Grounded: What’s the proper way to ground during refueling?

Why is it important to ground an aircraft during refueling? What’s the proper way to ground an aircraft during refueling? These are just some of the many questions I’ve received about the process, so I thought I’d tackle them in this issue.


Why is it important to ground an aircraft during refueling? What’s the proper way to ground an aircraft during refueling? These are just some of the many questions I’ve received about the process, so I thought I’d tackle them in this issue.

We ground an aircraft during the refueling process to ensure that the plane and the refueling apparatus are at the same electrical potential and to dissipate the electrical charge that is generated by the fuel transfer process.

It is very important to remember that whenever fuel is transferred it acts like an “”in-line”” generator to build up an electrical charge. In an auto service station, the conductive hose is used to dissipate the electrical charge buildup. In addition, autogas has a higher vapor pressure so that the air/fuel ratio at the fill neck/fill hose contact point is too rich to burn.

In aviation, we have the added safety of a ground cable. At a ground mounted avgas pump, the ground cable goes from a ground strap to the aircraft to dissipate the electrical charge. In a refueling vehicle, the cable goes from the refueler to the aircraft to ensure that the two vehicles are at the same electrical potential. The problem here is if someone is standing on the ground and reaches for the nozzle, that person can be a ground path causing arcing. That is why on large aircraft a refuel vehicle will usually have ground cables connected to the aircraft and to a ground strap.

The important thing for pilots to know is the location of the ground lug or connection point for your aircraft. It is important that the lug has an electrically conductive path to the fuel filler neck or port. If the lug gets painted or is rusty, you will not have a good conductive path to dissipate the charge buildup. I would recommend that every aircraft be inspected as to the condition of the lug and, on a periodic basis, use an ohmmeter to check the conductivity between the lug and the fuel tank neck. I use a long jumper wire to help check conductivity. If you are using a metal can to transfer fuel, always use a cable to connect the can to the aircraft. If you are using a plastic fuel container, place a long clean metal strip into the container and then connect a jumper from the strip to the aircraft.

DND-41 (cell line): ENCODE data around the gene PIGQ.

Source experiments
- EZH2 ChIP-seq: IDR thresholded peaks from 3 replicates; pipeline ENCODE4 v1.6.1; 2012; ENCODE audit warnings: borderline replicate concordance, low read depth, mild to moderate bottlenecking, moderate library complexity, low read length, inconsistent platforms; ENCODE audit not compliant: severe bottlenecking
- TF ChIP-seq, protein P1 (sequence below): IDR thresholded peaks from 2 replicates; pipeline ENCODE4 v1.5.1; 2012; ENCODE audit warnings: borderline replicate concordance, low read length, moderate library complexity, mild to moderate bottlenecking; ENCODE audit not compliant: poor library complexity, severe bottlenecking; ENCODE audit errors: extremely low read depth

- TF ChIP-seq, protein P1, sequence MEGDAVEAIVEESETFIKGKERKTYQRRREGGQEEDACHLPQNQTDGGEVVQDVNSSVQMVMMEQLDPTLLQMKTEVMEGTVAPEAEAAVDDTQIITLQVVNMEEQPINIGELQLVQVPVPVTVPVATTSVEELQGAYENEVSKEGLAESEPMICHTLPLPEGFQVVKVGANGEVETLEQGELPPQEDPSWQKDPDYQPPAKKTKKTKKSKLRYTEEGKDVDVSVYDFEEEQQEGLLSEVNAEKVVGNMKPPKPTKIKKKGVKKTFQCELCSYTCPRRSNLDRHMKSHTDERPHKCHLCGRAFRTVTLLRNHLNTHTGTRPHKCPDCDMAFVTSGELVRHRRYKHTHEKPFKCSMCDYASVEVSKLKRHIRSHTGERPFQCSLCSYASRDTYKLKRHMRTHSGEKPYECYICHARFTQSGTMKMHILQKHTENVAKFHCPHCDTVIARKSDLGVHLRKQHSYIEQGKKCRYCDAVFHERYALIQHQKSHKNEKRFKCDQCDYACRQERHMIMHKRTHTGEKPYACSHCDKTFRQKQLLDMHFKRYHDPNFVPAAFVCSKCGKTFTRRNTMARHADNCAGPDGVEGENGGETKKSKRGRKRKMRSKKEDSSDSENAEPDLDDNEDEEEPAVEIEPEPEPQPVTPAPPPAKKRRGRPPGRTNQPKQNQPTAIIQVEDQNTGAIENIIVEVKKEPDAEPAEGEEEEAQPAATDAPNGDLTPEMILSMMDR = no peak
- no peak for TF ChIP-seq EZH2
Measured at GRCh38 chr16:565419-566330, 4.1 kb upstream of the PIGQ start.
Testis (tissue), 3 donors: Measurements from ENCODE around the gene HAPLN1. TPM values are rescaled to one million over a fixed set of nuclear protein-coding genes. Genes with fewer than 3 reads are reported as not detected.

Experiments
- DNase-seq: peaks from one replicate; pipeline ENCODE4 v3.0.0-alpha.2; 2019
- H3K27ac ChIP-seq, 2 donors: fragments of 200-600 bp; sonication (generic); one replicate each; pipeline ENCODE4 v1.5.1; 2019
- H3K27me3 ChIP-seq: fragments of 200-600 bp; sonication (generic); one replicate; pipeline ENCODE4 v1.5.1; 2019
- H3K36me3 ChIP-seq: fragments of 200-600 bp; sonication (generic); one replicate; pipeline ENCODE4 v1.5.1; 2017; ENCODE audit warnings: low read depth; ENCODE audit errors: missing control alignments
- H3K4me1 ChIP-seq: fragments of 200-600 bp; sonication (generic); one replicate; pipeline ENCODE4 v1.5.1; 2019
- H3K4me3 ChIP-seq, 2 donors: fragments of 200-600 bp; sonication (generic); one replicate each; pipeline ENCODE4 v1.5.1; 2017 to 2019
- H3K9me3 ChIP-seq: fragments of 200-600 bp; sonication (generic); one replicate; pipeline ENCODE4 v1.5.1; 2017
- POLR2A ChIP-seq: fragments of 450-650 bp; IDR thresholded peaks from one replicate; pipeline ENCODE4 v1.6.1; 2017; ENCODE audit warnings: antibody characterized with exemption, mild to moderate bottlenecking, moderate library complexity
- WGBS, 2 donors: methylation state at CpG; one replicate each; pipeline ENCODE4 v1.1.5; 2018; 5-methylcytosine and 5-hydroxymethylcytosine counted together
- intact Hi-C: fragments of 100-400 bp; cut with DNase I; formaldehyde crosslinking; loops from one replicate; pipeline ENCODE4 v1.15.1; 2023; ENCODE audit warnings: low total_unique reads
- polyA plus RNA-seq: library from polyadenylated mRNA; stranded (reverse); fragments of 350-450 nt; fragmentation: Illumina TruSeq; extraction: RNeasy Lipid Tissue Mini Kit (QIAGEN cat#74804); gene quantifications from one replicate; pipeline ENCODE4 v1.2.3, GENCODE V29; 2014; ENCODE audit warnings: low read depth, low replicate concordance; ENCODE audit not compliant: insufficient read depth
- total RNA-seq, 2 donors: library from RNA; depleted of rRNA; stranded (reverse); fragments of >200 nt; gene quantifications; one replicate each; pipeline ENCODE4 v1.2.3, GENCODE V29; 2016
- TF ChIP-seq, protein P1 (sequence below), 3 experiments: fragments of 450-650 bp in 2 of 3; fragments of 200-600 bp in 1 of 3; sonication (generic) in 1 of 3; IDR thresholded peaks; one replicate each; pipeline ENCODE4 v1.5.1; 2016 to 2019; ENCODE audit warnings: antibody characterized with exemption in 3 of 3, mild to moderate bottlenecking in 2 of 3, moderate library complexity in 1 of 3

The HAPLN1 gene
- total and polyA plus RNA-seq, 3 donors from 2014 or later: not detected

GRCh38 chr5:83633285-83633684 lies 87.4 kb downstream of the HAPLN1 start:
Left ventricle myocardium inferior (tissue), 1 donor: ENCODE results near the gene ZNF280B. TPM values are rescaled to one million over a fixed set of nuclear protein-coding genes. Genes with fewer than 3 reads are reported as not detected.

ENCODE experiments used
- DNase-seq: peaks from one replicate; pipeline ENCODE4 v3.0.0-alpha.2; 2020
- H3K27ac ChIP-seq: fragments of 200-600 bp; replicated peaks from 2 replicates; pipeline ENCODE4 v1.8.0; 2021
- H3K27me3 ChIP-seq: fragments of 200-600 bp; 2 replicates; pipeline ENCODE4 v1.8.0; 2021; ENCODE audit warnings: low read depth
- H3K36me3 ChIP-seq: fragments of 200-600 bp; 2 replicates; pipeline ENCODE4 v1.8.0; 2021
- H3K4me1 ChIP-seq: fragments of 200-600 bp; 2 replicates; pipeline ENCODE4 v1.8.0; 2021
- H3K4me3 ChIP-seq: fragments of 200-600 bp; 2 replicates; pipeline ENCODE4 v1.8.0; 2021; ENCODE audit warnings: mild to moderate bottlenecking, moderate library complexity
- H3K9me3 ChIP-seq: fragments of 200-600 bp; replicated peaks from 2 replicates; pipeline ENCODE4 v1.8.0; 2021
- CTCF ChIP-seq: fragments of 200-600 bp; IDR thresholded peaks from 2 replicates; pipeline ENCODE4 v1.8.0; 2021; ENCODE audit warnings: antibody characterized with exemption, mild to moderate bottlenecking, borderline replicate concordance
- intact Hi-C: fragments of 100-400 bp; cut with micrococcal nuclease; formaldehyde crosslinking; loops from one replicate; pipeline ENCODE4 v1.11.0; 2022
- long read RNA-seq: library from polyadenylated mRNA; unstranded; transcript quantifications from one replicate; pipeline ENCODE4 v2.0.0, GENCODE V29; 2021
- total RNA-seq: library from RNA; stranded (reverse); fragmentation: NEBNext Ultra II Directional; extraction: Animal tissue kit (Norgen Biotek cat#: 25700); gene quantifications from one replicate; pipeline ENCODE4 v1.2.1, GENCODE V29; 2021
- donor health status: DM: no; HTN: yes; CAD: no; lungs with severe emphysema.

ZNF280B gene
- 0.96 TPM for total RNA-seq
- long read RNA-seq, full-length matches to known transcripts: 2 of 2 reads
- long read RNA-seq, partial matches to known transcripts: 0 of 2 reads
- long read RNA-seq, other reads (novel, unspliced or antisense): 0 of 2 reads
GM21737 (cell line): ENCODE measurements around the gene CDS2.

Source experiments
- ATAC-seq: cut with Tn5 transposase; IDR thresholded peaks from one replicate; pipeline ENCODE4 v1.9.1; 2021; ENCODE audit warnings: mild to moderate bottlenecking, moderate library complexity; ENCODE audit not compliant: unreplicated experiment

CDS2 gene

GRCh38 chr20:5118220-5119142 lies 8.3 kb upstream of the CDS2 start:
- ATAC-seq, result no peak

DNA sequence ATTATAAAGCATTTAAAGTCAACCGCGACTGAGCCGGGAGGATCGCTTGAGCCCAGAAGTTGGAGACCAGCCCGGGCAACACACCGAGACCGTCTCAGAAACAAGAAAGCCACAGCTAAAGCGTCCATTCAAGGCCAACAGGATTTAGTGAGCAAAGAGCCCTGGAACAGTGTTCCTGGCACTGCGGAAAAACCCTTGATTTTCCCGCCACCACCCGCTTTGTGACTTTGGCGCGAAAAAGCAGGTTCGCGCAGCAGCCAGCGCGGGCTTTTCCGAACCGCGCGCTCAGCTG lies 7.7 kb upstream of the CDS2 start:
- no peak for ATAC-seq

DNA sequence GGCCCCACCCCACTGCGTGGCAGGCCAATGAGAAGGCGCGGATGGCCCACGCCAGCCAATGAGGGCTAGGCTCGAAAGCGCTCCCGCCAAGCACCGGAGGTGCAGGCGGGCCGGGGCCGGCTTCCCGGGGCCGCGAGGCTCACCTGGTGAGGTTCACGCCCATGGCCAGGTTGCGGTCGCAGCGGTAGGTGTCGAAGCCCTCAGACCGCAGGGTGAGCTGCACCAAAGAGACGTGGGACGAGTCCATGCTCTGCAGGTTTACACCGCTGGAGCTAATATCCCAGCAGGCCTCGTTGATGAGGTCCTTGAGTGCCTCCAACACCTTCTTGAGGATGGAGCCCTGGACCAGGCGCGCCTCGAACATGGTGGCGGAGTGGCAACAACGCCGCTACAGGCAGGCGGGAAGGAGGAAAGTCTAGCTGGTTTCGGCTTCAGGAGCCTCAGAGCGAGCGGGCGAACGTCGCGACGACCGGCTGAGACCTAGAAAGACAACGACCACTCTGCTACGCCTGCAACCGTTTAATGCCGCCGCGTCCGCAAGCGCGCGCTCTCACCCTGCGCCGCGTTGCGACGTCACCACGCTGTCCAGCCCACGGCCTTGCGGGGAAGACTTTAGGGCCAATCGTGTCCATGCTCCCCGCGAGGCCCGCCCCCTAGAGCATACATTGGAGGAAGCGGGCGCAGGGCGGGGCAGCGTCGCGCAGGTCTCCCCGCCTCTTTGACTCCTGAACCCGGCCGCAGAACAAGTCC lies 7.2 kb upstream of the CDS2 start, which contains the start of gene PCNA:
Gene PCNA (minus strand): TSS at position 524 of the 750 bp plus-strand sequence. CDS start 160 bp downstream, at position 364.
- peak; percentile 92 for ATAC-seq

The important points for FBO personnel to remember are that the ground cable system must be checked periodically and used for every refueling operation. The periodic checks should be performed at least every month and should include a visual inspection of the ground cable, clamps and reels and a continuity check with an ohmmeter. Two of the most common problems are corrosion of connections and poor contact in the cable reel. So connect an ohmmeter to the cable end and ground strap and then pull the cable out of the reel to ensure continued conductivity. It is also important for FBO personnel to learn the proper ground point for each aircraft and to use ground cables when defueling aircraft as well.

Always remember that electricity has its place in this world, but one place that it shouldn’t be is near the fuel filler neck.

Ben Visser is an aviation fuels and lubricants expert who spent 33 years with Shell Oil. He has been a private pilot since 1985. You can contact him at Visser@GeneralAviationNews.com.

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